Pellets of the above plastisol material were prepared using a dip moulding process in which steel rods were heated to about 182 degrees centigrade. The rods were dipped into the plastisol for about 25 seconds then withdrawn. The rods were then cured by allowing to stand for 30 more seconds either alone at ambient temperature or in a oven heated to about 170 to 190 degrees centigrade. The pellets were then removed. By increasing the PVC ratio of the above composition a tougher, more durable pellet can be obtained. Additionally, other phthalates can be used as functional equivalents. Although cottonseed oil will work alone as the plasticizer, ratios of DOP and cottonseed oil can be adjusted for optimum feeding stimulancy/durability properties. The ester feeding stimulant can be added at a concentration of from 0.001% by weight to 25% by weight. Grandlure (the synthetic pheromone) can be added at a concentration of from 110-8 % to 510-4 % by weight.

The pigment in the composition of the preferred embodiment can be eliminated and still elicit the desired effects; however, additions of a pigment is advantageous for at least two reasons:

(1) fundamentally the pigment serves as an ultra-violet light (UV) protectant for the PVC, thus retarding breakdown of the polymer; and

(2) addition of pigment serves as a color attractant enhancing the ability of the composition to attract insects.

It is envisioned that any of the conventional plastics can be used alternatively in the present invention and are listed in Table 1.

              TABLE 1______________________________________Alternative Polymers______________________________________Acrylic          Chlorinated diphenylAlkyd            Chlorinated rubberAlly             Copal esterAniline-formaldehyde            Coumarone-IndeneAramid           Cyclohexanone-formaldehydeBituminous       Epoxy, epichrorhydrin-bisphenolCaffelite        Ethyl celluloseCasein           Formaldehyde-sulfonanideCellulose        FuraneCellulose acetate            FluorocarbonsCellulose acetate-butyrate            Hydrogenated rosinsCellulose acetate-propionate            LigninsCellulose propionate            MelamineMethylcellulose  UrethanesPhenol-aldehyde  Vinyl polymers, i.e.Phenol-copal     Polyvinyl acetate (PVAC)Polycarbonates   PVAC, vinylidene dinitrilePolyamides       Polyvinyl alcohol (PVAL)Polyamide-aldehyde            Polyvinyl aldehydePolyesters       Polyvinyl chloride (PVC)Polyethylenes    PVC and acetatePolystyrenes     PolyvinylideneRubber hydrochlorideSiliconesSulfonamide-aldehydeUrea- (form)aldehyde______________________________________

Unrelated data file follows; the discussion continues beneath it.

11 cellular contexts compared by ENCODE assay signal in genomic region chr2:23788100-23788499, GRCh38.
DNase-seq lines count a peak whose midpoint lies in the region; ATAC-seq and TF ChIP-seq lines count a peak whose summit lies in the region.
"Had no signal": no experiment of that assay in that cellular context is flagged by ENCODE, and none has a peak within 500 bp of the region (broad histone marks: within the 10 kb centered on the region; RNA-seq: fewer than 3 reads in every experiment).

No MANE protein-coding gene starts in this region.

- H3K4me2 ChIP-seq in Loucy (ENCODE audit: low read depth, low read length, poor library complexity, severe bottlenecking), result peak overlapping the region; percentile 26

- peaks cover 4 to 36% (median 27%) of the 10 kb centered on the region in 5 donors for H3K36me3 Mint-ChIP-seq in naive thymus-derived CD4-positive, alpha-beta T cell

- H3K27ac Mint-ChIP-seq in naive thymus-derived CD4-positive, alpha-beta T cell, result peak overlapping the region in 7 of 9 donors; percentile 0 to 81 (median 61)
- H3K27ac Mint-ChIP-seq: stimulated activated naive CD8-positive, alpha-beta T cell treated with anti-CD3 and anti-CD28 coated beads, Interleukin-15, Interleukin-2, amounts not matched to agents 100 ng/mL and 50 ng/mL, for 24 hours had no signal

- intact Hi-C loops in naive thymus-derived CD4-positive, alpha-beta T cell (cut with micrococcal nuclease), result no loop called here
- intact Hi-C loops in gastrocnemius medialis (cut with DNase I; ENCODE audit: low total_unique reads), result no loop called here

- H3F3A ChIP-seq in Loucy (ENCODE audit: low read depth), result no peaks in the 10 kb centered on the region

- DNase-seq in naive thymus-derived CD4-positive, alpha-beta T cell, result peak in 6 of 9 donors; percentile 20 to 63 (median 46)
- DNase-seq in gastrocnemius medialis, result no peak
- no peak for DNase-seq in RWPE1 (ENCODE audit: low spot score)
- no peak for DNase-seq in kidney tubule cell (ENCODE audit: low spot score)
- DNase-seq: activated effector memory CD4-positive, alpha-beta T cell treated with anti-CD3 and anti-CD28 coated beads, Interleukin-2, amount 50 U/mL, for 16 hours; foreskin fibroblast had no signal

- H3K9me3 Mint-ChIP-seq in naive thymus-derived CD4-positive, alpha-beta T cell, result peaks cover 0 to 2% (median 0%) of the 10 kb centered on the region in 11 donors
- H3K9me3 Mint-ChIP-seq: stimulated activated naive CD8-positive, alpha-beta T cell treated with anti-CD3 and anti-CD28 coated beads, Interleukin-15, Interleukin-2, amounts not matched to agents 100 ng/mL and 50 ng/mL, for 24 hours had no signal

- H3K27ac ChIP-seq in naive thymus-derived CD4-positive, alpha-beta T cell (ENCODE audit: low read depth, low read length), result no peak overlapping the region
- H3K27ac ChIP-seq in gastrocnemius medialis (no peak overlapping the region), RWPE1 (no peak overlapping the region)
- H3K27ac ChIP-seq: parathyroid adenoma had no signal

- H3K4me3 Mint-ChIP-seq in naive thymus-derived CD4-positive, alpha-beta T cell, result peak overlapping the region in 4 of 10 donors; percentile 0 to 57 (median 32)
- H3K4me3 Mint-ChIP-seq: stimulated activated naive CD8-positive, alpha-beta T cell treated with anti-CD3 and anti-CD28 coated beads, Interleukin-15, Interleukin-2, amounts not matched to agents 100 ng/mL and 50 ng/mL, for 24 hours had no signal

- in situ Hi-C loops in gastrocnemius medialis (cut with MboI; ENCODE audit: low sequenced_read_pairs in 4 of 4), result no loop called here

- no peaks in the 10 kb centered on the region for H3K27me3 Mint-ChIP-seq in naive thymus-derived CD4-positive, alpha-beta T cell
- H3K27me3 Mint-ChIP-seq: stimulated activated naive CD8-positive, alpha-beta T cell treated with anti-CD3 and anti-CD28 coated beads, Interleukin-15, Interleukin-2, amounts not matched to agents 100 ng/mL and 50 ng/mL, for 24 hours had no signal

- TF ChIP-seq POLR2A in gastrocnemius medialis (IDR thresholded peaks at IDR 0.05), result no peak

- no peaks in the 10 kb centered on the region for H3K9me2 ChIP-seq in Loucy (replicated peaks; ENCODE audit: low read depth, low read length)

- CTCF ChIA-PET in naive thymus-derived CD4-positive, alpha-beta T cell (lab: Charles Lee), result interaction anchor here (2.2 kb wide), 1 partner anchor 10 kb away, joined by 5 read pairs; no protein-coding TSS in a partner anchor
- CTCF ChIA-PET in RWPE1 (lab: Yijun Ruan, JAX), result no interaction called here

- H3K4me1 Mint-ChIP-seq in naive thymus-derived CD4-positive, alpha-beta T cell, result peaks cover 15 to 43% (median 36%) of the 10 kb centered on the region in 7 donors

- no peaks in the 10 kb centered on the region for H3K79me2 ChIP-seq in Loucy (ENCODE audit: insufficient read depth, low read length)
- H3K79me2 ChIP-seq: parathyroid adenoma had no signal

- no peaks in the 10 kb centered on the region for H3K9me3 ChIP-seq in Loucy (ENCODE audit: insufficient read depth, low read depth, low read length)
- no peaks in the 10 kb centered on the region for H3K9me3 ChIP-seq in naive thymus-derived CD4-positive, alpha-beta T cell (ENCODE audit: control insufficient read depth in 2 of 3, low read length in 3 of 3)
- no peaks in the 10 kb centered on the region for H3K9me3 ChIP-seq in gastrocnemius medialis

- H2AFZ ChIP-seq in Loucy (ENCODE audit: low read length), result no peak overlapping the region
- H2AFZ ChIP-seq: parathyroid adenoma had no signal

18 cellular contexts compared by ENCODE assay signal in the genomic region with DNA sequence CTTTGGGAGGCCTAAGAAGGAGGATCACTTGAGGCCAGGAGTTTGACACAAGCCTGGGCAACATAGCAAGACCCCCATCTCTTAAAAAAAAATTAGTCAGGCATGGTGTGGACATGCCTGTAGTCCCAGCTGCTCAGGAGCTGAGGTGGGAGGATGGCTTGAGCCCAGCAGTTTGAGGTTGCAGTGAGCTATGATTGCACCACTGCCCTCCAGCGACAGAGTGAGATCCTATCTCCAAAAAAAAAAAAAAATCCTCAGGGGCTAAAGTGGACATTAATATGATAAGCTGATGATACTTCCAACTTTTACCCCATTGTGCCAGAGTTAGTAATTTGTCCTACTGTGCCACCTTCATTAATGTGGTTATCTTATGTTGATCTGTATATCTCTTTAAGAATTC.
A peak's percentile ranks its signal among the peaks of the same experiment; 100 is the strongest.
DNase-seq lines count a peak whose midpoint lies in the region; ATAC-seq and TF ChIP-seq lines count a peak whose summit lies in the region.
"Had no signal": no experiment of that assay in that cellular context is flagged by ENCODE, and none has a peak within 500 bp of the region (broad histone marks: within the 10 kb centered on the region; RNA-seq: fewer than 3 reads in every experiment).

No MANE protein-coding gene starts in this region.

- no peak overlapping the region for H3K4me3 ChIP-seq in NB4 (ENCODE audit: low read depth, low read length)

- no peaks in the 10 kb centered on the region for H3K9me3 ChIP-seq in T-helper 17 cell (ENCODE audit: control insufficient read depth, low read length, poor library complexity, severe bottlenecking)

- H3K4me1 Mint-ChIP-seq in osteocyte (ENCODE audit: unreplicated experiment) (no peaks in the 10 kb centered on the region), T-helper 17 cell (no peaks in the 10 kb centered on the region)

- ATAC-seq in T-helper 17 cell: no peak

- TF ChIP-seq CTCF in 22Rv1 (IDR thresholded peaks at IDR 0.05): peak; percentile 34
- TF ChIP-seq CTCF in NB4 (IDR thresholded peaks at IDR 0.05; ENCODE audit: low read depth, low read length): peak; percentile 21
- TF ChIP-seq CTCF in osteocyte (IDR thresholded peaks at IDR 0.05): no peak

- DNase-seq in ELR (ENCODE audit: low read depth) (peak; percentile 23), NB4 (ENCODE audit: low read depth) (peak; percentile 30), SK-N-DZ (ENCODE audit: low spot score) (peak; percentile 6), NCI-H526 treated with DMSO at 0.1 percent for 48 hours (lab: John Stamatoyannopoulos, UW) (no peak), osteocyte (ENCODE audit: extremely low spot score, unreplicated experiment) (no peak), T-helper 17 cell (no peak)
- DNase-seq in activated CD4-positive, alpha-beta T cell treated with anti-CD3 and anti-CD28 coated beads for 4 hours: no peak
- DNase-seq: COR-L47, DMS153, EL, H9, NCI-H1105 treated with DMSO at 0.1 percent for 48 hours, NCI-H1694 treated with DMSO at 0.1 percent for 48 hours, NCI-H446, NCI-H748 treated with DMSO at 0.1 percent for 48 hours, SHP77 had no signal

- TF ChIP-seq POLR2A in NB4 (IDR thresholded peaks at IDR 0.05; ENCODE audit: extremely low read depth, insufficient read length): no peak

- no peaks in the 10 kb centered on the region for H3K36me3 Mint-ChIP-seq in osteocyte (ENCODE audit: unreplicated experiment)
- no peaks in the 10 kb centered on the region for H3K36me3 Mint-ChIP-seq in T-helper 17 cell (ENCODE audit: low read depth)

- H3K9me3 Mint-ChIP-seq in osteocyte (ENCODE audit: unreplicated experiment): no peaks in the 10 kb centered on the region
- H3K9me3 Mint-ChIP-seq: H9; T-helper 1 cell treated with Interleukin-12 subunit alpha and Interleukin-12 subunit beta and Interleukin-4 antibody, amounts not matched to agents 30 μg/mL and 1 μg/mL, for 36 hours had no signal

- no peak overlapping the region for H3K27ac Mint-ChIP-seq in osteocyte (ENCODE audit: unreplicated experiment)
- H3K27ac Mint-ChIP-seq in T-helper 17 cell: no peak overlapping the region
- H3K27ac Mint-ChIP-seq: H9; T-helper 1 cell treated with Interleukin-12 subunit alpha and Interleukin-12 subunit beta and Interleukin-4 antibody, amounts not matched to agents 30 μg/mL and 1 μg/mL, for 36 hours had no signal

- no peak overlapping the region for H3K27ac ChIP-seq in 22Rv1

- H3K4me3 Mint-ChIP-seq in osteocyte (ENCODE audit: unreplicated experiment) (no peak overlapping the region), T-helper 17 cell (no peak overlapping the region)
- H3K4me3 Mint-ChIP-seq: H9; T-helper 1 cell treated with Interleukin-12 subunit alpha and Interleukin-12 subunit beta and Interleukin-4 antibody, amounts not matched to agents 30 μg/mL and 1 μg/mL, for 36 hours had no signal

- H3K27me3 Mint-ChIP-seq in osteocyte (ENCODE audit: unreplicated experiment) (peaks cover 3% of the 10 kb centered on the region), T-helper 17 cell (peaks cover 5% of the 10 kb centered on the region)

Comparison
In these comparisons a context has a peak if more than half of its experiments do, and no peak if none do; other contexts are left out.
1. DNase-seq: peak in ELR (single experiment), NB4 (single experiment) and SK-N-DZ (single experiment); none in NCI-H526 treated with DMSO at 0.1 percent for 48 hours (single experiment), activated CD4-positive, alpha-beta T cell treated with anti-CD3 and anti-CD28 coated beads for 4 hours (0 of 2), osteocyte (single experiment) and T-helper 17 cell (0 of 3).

The feeding stimulant can alternately be left out of the plastisol composition. After the dip moulding process resulting in a hollow pellet, the feeding stimulant can be put inside the hollow laced pellet.

In the context of the present invention, the term toxicant is understood to means substances that are used in the management, inhibition or killing of crop pests, the choice of which is within the purview of the skilled artisan. Additionally, the term toxicant is meant to include microorganisms effective as biocontrol agents. These agents, adversely affected by the heating of the dip moulding process, can be placed in the hollow of the resulting pellets thereby maintaining their viability.


The pellets obtained from EXAMPLE 1 were used in a laboratory feeding stimulant bioassay in which it was shown that the pellets attracted boll weevils and induced the insects to feed on the bait pellets. Insects induced to feed were killed. Additionally, the pellets of the above preparation killed boll weevils that remained in contact with the pellets for about 5 minutes regardless of whether they fed or not.

Bioassay Protocol

Laboratory reared boll weevils, 1 to 4 weeks old, were used in the bioassays. For bioassay of the plastic bait compositions, pellets were prepared as above. The pellets were then placed into cages containing boll weevils, and the cages placed in a dark environment overnight at 29 C. Feeding response was determined by totaling the number of feeding punctures within the bait pellets. Results indicate that the plastic bait pellets are extremely effective at both attracting as well as inducing the insects to feed, (see FIG. 1).